Do UK immigrant workers have higher average earnings than UK born workers?

15 April 2011

"One of the really surprising things for me about immigration and average earnings, is that actually the earnings on average of people who were not born in this country are higher than the earnings of people who are. So the ideas that this is just people taking poor jobs is simply untrue." Chris Huhne, Question Time, 14th of April. 

Whether migrant workers coming to the UK have put downward pressure on wages by taking low paid jobs is a contentious and long-running issue. 

The topic was once again raised on Question Time this week. However, Energy and Climate Change Secretary Chris Huhne responded by arguing that average earnings of non-UK born workers are actually higher than their British-born equivalents. 

Seeking more detail on this issue, Full Fact looked further into the figures. 

The Office for National Statistics produces data on the employment of non-UK born workers as well as on wage earnings. Unfortunately, these two sets of statistics are gathered within different data sources, and are not combinable. 

However, the ONS have themselves looked at the issue, producing an article that models the available data to provide an estimate of average earnings of non-UK born workers between 1998 and 2009. 

It shows that average earnings of non-UK born workers was higher than UK-born workers between 1998 and 2005, but since then they have have been lower. 

The ONS has completed a more recent analysis of non-UK born workers, but only look at income distributions and not average earnings. 

The graph below shows this income distribution. The 'EU14' refers to pre-2004 EU members, while the 'EUA8' refers to post 2004 members: the Czech Republic, Estonia, Hungary, Latvia, Lithuania, Poland, Slovakia and Slovenia.

The graph shows that in early 2010, relative to UK born workers, non-UK born workers from the EU14 have a better average income distribution, EUA8 workers have lower average wages and other non-UK born workers have a similar income distribution. 

Whether or not overall non-UK born workers have had higher average earnings in 2009/10 is not shown in the data, and Full Fact is still researching the issue.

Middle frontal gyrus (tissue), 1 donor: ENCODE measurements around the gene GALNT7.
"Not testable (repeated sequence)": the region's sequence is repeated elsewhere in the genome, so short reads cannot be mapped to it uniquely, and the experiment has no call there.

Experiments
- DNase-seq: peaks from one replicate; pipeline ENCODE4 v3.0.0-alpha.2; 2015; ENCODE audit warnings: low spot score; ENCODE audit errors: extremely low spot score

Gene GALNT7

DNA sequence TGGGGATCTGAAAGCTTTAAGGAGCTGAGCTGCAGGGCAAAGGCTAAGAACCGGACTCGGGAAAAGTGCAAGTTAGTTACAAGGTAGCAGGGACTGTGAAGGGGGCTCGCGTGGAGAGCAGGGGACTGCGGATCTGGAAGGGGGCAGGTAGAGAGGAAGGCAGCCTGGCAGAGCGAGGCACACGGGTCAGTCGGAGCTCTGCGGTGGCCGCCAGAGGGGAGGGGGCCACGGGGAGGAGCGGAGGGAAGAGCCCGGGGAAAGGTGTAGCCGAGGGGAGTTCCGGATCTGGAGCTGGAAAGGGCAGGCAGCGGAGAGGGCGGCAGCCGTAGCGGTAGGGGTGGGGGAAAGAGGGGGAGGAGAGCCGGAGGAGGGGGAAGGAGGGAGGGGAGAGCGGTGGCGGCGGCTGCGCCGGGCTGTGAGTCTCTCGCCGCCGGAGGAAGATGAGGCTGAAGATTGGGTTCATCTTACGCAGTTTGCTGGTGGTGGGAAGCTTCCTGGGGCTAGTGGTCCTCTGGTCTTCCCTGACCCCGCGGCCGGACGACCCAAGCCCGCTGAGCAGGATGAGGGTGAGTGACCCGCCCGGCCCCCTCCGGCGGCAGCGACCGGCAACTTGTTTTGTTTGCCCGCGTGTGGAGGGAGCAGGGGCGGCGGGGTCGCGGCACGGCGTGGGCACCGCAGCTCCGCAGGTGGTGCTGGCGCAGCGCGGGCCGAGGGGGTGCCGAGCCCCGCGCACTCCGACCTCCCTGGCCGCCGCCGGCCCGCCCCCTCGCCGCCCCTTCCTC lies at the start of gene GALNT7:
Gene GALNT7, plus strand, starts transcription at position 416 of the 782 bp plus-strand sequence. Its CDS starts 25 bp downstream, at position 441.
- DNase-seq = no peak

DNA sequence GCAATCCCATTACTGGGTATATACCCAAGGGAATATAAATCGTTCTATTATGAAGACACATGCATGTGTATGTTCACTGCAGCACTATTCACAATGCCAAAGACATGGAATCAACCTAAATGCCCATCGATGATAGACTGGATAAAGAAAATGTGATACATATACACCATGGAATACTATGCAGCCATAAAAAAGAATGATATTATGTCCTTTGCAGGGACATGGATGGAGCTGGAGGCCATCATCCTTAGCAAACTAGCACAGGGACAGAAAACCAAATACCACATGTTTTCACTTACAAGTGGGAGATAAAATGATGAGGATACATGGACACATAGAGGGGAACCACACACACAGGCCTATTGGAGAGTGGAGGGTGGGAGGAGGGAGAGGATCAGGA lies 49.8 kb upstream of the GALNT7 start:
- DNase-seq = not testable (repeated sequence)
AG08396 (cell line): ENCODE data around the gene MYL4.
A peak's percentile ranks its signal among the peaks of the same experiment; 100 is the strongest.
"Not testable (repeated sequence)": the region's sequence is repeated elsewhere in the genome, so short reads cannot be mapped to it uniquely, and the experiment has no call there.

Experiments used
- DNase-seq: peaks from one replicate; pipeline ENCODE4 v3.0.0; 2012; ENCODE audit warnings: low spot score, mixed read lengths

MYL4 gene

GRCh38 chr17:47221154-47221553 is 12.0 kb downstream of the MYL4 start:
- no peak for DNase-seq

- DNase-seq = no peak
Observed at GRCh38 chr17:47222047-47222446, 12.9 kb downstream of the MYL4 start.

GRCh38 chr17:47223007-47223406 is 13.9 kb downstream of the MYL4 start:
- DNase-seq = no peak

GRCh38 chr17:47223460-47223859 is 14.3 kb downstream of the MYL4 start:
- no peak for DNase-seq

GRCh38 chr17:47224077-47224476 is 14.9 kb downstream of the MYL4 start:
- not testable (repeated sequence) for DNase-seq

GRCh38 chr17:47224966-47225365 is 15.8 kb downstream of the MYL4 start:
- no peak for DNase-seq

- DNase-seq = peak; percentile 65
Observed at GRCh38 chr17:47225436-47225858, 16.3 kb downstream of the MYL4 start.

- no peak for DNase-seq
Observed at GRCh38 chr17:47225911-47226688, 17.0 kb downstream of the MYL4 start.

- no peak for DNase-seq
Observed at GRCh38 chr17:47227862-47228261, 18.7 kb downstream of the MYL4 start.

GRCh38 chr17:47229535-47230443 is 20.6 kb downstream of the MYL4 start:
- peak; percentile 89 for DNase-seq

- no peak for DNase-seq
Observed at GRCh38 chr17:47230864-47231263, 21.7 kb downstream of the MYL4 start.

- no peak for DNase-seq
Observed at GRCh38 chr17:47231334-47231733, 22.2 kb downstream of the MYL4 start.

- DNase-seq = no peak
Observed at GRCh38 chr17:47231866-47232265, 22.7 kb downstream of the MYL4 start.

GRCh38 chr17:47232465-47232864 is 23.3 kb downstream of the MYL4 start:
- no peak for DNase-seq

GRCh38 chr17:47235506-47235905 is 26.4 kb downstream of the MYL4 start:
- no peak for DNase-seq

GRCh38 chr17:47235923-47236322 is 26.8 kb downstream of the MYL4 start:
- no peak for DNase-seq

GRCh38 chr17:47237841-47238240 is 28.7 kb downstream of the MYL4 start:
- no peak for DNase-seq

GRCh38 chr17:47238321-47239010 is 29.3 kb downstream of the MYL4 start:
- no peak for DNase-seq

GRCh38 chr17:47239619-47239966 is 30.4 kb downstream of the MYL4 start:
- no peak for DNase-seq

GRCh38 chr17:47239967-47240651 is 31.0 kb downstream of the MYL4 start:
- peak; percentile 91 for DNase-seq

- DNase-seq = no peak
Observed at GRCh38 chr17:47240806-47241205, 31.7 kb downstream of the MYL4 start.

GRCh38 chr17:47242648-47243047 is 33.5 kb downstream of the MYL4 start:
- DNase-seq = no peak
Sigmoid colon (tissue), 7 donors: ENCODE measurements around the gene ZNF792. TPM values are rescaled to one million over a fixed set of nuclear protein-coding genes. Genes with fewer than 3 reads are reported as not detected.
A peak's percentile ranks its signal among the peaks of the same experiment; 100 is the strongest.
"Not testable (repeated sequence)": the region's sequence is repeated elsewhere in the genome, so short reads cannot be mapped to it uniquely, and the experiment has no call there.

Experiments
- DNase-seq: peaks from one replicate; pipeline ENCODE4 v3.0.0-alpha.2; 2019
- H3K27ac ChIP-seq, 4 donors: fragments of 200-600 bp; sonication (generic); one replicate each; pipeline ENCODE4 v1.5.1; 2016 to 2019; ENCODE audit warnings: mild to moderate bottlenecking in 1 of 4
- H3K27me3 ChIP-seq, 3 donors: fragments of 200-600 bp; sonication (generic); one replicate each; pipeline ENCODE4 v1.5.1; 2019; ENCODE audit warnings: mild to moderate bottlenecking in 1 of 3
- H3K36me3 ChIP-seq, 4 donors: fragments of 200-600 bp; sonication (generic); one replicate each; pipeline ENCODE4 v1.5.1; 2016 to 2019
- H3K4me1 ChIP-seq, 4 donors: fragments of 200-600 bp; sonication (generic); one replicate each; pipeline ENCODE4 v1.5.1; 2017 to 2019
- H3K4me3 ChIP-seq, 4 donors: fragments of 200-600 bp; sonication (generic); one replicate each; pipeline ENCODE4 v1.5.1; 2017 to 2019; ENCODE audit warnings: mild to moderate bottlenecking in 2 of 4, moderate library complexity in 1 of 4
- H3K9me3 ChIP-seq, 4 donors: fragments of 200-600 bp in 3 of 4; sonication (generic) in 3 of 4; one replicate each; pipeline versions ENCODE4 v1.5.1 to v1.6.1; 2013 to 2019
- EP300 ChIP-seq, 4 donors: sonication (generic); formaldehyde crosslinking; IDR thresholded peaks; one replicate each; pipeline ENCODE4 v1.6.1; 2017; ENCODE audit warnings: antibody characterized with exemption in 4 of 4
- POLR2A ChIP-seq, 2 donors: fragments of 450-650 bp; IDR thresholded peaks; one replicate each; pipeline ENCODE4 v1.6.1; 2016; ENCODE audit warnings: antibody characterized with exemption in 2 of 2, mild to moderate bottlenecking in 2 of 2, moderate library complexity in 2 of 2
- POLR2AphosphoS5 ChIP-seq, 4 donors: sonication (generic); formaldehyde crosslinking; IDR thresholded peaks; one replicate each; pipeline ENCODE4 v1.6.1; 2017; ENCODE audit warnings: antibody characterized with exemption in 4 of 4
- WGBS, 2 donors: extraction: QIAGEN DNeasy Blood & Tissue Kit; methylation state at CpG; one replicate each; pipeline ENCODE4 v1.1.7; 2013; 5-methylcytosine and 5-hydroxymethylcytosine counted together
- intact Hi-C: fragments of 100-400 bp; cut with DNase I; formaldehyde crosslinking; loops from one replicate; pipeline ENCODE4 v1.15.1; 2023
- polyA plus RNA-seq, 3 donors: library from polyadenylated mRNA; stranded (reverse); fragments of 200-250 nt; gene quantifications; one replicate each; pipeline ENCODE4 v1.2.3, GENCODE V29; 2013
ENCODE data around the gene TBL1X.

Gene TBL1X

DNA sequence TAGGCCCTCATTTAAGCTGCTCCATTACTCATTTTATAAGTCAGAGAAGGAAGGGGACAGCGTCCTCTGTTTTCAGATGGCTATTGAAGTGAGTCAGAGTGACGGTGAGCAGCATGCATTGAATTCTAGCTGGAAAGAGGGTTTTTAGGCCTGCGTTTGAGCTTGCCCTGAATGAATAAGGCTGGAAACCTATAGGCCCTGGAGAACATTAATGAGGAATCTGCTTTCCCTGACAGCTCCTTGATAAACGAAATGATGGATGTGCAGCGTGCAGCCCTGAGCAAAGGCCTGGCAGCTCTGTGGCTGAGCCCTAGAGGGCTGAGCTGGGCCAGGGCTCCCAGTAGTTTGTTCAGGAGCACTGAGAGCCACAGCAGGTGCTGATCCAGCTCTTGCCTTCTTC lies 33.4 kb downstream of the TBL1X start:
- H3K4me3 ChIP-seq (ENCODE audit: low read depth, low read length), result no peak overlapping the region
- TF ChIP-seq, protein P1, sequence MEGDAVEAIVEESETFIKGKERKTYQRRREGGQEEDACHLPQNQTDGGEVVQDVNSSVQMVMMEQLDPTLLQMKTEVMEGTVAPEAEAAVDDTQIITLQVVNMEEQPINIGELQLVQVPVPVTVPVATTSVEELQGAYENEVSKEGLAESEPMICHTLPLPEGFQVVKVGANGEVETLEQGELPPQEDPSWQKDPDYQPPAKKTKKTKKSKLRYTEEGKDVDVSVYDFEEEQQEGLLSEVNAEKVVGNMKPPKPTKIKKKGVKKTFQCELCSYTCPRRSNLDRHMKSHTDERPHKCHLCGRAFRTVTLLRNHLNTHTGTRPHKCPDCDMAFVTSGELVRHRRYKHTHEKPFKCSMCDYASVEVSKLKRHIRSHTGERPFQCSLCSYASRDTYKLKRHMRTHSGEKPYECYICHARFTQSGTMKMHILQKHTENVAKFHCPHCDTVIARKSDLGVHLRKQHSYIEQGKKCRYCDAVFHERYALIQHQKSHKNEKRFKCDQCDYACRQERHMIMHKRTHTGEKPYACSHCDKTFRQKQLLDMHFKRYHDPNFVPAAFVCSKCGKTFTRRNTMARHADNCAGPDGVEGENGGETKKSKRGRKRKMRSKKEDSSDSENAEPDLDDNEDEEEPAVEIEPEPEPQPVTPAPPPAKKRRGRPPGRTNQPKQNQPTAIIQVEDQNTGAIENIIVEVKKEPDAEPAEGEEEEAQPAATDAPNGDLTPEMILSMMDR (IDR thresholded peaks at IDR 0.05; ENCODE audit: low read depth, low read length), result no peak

The ONS report covering 1998 to 2008 also highlights the lower average earnings of EUA8 workers, noting that those coming from the USA had the highest average earnings. 

It also stated that: "The earnings for non-UK born people in Managerial and Professional occupations are consistently higher than earnings of their UK born counterparts. Whereas, UK born earnings are higher than non-UK born earnings in Sales, Process, Plant and Machine Operatives and Elementary Occupations."

There earnings breakdown based on occupations is summarised in the following table. This shows that for the professions, non-UK born workers are more likely to have higher average wages than UK born workers; but that for occupations other than the professions this trend reverses.  


From the data that is available we cannot confirm overall average earnings of UK born workers with non-UK born workers in 2009 and 2010, although income distribution tables show that workers from the EUA8 do have lower average earnings. 

Over the period 1998 to 2008 the figures show that up to 2005 non-UK born worker have had higher average earnings, with UK born workers having higher average earnings since 2005.

While revealing, these figures do not answer the question of whether foreign workers have depressed UK wages; although the average earnings of non-UK born workers in non-professional occupations is lower than for UK born workers.

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